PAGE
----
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#RajeevSuri: Meet the new India-born CEO of Nokia

Finnish mobile phone giant Nokia on Tuesday announced the appointment of India-born Rajeev Suri as its new CEO.

The 46-year-old had been the leading candidate for the top job at the company which was bought over by Microsoft earlier this year.

“I am honored to have been asked to take this role, and excited about the possibilities that lie in our future. Nokia, with its deep experience in connecting people and its three strong businesses, is well-positioned to tap new opportunities during this time of technological change. I look forward to working with the entire Nokia team as we embark on this exciting journey,” Suri said in a statement.

Born in India in 1967, Mr Suri grew up in Kuwait before returning to the sub-continent to study for a technology degree at the Manipal Institute of Technology (MIT). Microsoft CEO Satya Nadella is also a graduate of MIT.

Incidentally, Mr Suri is arguably the only CEO of a top tech company who does not hold an MBA: a trend that is increasingly popular in an industry that demands technical expertise as well as business nous.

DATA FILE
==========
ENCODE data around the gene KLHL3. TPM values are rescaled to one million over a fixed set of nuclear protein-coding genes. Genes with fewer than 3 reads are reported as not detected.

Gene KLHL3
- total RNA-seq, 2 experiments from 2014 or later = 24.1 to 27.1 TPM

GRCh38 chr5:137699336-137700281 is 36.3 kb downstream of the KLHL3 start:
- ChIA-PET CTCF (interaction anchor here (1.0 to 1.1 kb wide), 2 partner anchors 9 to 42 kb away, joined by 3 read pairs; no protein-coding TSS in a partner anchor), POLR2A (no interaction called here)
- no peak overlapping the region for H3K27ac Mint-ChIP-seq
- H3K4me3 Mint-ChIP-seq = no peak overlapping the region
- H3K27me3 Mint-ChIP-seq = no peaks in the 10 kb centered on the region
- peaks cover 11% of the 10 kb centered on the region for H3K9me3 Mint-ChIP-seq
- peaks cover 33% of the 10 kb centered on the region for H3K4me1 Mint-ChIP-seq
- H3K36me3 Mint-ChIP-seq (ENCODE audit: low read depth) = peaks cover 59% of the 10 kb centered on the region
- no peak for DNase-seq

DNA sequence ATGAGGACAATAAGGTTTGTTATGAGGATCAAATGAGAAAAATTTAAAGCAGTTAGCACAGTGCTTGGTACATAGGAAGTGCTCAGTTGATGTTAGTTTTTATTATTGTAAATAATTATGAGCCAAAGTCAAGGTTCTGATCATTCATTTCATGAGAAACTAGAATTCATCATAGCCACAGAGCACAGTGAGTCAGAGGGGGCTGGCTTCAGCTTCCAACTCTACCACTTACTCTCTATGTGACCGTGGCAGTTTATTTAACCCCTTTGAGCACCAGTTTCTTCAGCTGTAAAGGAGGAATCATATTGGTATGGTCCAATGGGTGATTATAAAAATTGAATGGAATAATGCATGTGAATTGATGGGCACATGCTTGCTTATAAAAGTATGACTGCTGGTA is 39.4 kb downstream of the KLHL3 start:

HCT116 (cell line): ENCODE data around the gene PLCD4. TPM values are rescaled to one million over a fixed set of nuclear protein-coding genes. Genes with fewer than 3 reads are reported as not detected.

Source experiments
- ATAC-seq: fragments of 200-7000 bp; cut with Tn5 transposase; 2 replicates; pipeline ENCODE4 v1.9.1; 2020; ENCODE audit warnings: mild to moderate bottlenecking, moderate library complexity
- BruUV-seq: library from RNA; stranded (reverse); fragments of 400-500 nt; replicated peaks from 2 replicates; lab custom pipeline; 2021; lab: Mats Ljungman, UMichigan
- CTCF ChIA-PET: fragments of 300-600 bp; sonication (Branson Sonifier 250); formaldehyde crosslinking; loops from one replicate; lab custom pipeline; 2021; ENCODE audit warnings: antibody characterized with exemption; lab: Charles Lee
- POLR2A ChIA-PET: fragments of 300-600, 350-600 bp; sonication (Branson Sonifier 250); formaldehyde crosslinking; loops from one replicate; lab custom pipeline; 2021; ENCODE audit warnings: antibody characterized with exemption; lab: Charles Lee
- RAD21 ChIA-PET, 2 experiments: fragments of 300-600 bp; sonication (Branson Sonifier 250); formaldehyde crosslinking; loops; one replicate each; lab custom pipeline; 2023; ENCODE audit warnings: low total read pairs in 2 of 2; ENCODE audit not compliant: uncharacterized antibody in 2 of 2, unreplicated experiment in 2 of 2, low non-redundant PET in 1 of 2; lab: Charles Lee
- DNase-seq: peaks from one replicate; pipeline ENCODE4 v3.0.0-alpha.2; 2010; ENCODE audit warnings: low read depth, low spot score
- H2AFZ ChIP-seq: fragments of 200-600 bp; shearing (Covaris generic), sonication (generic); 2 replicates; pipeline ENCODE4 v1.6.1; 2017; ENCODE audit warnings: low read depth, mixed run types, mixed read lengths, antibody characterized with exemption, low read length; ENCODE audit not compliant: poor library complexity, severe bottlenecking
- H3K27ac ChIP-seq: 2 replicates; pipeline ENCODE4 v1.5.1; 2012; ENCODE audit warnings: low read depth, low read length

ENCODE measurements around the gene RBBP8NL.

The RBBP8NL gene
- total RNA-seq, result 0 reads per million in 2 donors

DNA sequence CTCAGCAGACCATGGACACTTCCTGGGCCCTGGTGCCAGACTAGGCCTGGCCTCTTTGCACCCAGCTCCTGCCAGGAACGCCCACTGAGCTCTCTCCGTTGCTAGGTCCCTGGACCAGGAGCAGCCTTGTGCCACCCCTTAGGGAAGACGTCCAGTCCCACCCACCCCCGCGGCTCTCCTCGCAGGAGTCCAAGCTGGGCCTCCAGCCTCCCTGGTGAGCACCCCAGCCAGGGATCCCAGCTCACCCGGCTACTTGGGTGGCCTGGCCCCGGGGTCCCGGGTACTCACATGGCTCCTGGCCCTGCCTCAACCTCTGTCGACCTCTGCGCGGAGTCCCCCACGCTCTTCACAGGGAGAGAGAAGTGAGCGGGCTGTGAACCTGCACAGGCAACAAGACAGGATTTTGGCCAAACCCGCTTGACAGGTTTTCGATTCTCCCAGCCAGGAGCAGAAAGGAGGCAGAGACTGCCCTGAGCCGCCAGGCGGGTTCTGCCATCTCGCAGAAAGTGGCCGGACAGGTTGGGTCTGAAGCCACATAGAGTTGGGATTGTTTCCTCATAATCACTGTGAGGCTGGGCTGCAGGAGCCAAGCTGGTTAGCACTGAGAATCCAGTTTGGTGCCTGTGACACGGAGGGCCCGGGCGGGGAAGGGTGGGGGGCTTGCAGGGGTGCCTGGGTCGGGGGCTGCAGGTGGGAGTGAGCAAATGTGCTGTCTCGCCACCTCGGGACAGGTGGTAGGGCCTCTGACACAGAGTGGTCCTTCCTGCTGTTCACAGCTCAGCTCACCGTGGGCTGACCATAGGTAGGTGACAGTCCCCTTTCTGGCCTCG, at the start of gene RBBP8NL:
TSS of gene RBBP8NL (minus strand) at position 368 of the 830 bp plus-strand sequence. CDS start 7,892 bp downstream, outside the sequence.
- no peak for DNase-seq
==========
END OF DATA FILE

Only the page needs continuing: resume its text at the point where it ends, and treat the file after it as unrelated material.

After completing his Bachelors in Engineering in Electronics and Telecom, Suri moved between a variety of jobs in a host of companies in India, Africa and Europe before joining Nokia in 1995.

Experts say that Mr Suri has an intimate understanding of the inner workings of the company having worked in a number of different roles within Nokia: overseeing everything from business services through business development, marketing, sales and strategy.

From 2009 onwards, he headed Nokia Solutions and Networks (NSN) Nokia’s mammoth mobile infrastructure and telecoms equipment subsidiary.

Mr Suri is credited with turning the company – a joint venture between Nokia and German giant Siemens.

The new CEO will concentrate on developing Nokia’s non consumer mobile divisions including businesses that are developing advanced mobile technologies and infrastructure following Microsoft’s takeover of the mobile phone business of Nokia, once the world’s largest mobile phone company.

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